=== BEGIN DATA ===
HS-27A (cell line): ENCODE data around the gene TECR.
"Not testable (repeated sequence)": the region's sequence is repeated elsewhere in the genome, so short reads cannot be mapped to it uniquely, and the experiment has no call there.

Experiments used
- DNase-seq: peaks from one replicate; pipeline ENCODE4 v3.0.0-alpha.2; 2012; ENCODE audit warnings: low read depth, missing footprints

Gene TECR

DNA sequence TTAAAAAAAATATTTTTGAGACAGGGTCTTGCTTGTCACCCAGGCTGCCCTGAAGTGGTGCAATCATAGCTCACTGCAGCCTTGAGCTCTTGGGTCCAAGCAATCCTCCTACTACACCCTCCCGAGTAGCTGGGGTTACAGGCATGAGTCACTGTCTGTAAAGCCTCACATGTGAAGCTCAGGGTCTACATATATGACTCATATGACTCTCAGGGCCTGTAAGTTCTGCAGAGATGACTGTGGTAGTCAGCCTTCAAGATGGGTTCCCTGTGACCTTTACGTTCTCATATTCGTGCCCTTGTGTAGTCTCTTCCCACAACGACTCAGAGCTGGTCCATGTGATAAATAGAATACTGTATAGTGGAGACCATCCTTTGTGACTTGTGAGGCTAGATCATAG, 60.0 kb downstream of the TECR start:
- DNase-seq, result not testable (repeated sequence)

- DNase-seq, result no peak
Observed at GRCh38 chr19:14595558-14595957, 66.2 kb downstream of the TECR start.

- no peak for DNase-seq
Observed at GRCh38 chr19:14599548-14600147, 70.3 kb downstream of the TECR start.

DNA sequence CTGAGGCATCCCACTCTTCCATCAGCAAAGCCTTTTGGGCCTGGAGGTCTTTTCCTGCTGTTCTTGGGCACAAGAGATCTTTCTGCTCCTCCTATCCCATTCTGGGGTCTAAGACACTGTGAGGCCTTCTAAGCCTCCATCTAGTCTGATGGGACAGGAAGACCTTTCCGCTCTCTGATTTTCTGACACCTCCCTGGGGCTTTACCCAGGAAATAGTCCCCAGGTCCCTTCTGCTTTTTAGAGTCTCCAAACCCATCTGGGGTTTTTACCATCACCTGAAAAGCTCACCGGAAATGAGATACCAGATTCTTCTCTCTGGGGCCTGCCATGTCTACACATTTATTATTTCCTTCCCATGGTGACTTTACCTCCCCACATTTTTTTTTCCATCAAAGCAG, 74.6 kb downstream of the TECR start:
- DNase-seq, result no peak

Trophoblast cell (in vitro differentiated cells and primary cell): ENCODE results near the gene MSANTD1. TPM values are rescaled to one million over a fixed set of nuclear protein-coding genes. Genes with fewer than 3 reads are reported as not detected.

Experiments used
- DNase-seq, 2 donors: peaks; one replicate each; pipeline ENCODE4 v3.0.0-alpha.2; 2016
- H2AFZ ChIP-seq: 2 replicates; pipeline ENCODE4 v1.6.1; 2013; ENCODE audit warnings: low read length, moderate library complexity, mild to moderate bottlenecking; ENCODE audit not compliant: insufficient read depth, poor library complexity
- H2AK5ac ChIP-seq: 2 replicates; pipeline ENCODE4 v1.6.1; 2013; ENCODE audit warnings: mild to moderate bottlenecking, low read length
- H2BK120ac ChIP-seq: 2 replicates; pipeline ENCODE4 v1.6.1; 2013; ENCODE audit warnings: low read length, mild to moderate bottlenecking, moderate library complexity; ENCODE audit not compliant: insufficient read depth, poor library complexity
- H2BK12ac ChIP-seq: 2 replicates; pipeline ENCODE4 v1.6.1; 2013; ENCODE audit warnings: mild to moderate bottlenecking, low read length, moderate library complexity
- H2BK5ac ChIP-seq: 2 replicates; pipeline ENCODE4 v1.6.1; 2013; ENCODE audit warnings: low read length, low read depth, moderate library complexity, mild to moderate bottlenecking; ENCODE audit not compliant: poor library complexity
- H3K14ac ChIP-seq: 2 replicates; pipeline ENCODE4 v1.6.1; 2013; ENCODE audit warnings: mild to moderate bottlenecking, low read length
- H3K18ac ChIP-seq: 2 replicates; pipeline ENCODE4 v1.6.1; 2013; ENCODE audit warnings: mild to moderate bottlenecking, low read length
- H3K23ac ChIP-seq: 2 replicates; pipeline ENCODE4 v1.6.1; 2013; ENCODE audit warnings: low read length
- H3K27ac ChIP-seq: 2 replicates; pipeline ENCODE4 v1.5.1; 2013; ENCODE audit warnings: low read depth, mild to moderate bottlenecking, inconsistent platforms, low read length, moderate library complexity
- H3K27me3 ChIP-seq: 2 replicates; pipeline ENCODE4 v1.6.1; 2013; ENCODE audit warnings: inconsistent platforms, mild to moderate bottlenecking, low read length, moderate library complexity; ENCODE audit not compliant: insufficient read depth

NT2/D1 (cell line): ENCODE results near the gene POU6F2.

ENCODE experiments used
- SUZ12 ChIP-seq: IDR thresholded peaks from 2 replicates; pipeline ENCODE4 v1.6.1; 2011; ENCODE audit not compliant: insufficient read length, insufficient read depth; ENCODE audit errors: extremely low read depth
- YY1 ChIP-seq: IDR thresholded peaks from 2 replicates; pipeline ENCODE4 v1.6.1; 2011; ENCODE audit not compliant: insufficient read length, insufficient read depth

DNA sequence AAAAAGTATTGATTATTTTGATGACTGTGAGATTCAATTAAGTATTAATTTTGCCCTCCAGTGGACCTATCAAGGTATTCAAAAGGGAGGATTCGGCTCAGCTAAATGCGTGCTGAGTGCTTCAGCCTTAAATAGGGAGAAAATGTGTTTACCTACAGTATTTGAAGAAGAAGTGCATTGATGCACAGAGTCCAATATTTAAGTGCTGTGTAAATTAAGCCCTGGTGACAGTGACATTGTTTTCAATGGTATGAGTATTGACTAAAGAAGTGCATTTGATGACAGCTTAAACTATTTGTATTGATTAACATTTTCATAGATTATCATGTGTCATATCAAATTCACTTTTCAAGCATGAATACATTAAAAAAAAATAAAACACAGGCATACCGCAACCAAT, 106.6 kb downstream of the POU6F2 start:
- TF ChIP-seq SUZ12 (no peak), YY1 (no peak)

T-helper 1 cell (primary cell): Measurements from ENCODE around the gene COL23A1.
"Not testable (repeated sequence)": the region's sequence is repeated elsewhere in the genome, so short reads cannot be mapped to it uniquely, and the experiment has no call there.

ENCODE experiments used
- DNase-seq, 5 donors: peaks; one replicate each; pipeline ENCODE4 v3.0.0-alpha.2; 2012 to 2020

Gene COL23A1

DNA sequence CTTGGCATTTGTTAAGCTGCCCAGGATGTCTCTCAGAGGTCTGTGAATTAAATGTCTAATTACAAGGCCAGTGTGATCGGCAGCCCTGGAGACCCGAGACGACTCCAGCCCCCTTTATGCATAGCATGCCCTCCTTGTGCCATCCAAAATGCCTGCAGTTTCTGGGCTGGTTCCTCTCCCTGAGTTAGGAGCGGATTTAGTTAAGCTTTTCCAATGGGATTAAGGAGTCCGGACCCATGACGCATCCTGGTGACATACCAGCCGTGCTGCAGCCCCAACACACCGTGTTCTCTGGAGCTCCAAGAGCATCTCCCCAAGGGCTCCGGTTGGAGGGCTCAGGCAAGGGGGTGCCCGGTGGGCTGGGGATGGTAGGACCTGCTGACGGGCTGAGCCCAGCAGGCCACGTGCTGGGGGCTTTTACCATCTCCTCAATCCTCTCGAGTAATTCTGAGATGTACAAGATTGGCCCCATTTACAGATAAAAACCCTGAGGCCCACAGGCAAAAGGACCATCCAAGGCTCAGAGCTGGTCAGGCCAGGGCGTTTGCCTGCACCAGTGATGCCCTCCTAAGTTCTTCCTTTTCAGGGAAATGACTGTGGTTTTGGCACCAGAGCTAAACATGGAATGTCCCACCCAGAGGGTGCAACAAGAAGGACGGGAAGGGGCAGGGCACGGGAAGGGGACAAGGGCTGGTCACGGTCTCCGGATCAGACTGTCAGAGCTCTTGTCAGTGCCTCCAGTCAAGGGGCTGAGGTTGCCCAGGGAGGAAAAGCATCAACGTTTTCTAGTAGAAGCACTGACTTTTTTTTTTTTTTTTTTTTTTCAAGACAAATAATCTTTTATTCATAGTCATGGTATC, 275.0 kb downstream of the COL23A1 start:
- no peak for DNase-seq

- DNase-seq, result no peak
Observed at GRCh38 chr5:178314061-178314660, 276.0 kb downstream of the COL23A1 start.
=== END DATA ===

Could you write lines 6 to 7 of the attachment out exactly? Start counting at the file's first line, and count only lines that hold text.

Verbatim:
DNA sequence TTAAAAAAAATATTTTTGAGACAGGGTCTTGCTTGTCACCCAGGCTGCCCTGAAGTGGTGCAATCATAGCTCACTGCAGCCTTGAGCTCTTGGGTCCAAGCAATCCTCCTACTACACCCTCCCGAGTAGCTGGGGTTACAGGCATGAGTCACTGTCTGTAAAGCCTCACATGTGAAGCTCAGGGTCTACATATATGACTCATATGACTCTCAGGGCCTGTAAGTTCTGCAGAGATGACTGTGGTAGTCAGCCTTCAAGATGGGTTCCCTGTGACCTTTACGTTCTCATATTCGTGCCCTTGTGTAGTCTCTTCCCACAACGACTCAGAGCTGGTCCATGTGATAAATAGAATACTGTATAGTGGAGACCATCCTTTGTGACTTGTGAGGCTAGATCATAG, 60.0 kb downstream of the TECR start:
- DNase-seq, result not testable (repeated sequence)